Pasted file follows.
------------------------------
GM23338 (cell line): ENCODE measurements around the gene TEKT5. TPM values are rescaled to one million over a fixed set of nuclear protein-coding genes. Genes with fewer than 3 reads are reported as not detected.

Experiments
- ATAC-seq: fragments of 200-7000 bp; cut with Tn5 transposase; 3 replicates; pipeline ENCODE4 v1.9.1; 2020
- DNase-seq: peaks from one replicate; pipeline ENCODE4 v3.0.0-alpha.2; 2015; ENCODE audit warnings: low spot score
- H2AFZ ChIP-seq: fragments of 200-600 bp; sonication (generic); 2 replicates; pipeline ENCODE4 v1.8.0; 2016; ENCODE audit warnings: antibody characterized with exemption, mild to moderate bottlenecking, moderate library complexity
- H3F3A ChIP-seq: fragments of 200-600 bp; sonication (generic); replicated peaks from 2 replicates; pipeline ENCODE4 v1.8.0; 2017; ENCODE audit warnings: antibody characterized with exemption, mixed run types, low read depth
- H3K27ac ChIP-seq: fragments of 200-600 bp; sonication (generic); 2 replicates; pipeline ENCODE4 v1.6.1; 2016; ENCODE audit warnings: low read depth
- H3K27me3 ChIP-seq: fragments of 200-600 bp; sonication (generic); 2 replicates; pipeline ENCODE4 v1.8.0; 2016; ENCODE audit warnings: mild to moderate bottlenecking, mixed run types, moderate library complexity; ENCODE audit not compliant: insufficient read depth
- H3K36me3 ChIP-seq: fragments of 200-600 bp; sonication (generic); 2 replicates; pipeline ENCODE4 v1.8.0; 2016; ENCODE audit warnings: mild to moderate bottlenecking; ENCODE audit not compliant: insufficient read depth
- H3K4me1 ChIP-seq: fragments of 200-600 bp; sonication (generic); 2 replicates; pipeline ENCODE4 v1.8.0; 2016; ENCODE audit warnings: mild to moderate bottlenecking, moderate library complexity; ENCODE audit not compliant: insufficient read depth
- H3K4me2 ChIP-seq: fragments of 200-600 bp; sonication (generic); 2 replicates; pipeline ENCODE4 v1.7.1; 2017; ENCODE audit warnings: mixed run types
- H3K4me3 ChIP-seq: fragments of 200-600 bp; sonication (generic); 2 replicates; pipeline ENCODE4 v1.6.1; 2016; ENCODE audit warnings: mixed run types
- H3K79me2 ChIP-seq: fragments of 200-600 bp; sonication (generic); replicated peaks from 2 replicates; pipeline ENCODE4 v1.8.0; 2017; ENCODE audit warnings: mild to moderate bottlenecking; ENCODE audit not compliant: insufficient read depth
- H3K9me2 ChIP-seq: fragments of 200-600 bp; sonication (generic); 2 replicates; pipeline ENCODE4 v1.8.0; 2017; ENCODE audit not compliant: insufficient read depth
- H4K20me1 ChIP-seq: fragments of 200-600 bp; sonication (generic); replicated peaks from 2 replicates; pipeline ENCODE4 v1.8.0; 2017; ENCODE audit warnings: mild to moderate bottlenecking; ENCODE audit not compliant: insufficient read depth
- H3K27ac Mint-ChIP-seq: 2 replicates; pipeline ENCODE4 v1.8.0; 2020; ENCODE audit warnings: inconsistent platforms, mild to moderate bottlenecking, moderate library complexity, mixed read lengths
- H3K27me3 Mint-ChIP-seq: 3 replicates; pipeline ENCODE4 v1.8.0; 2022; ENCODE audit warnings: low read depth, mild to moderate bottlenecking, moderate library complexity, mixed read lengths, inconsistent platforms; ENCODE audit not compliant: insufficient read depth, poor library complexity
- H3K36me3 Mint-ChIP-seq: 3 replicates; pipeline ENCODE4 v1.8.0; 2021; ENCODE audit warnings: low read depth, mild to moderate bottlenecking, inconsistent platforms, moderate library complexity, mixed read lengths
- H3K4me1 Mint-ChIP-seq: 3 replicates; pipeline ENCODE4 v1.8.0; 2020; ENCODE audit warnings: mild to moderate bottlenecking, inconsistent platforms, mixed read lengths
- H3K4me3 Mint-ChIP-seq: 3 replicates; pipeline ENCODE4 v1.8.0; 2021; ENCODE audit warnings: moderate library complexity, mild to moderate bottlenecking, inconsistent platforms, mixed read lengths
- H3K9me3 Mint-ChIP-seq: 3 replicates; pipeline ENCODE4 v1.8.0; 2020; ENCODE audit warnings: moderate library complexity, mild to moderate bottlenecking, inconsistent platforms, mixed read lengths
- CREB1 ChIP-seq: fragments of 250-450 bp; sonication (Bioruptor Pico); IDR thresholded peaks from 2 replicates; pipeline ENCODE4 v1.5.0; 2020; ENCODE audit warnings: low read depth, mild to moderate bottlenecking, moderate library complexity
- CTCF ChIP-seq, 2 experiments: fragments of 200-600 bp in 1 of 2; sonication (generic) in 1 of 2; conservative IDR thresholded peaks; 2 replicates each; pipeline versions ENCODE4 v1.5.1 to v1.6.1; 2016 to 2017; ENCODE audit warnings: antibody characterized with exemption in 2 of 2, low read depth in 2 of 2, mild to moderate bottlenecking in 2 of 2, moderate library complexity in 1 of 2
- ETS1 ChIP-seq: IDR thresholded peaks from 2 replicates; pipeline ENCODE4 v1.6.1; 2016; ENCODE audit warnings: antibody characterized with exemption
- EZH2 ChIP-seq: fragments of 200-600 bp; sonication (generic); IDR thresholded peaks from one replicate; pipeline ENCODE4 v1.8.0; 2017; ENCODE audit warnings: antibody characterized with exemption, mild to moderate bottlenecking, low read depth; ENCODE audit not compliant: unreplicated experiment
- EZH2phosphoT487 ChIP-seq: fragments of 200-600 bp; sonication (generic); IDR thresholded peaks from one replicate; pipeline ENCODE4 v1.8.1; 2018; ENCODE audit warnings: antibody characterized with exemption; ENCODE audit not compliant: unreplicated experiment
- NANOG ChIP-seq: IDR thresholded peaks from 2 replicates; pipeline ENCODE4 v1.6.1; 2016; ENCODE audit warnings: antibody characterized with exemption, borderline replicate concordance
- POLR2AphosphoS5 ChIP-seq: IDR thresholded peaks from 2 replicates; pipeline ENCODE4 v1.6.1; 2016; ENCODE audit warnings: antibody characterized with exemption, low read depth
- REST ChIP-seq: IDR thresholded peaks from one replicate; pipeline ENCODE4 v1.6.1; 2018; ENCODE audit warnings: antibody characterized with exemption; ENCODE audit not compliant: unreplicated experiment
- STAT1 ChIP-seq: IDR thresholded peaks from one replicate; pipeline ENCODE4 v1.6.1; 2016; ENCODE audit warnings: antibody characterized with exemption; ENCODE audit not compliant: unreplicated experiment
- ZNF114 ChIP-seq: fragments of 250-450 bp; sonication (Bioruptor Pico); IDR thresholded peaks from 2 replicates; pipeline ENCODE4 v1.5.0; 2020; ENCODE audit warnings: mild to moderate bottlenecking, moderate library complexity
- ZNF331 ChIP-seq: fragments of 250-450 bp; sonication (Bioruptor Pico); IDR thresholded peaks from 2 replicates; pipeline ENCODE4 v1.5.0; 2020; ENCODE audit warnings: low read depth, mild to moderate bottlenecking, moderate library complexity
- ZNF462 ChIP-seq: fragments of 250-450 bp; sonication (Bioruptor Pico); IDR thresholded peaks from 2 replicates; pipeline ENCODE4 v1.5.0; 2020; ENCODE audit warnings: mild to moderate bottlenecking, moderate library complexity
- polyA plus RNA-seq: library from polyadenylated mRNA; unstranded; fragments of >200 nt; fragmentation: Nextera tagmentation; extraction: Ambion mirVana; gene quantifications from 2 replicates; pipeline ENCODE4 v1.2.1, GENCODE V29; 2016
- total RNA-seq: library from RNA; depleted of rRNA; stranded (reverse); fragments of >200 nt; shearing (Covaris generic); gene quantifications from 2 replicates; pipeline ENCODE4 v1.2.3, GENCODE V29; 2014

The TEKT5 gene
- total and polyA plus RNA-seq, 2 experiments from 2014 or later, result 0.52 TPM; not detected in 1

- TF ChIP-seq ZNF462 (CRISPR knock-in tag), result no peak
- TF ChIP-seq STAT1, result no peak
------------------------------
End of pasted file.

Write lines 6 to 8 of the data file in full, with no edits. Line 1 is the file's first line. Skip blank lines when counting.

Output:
- H3F3A ChIP-seq: fragments of 200-600 bp; sonication (generic); replicated peaks from 2 replicates; pipeline ENCODE4 v1.8.0; 2017; ENCODE audit warnings: antibody characterized with exemption, mixed run types, low read depth
- H3K27ac ChIP-seq: fragments of 200-600 bp; sonication (generic); 2 replicates; pipeline ENCODE4 v1.6.1; 2016; ENCODE audit warnings: low read depth
- H3K27me3 ChIP-seq: fragments of 200-600 bp; sonication (generic); 2 replicates; pipeline ENCODE4 v1.8.0; 2016; ENCODE audit warnings: mild to moderate bottlenecking, mixed run types, moderate library complexity; ENCODE audit not compliant: insufficient read depth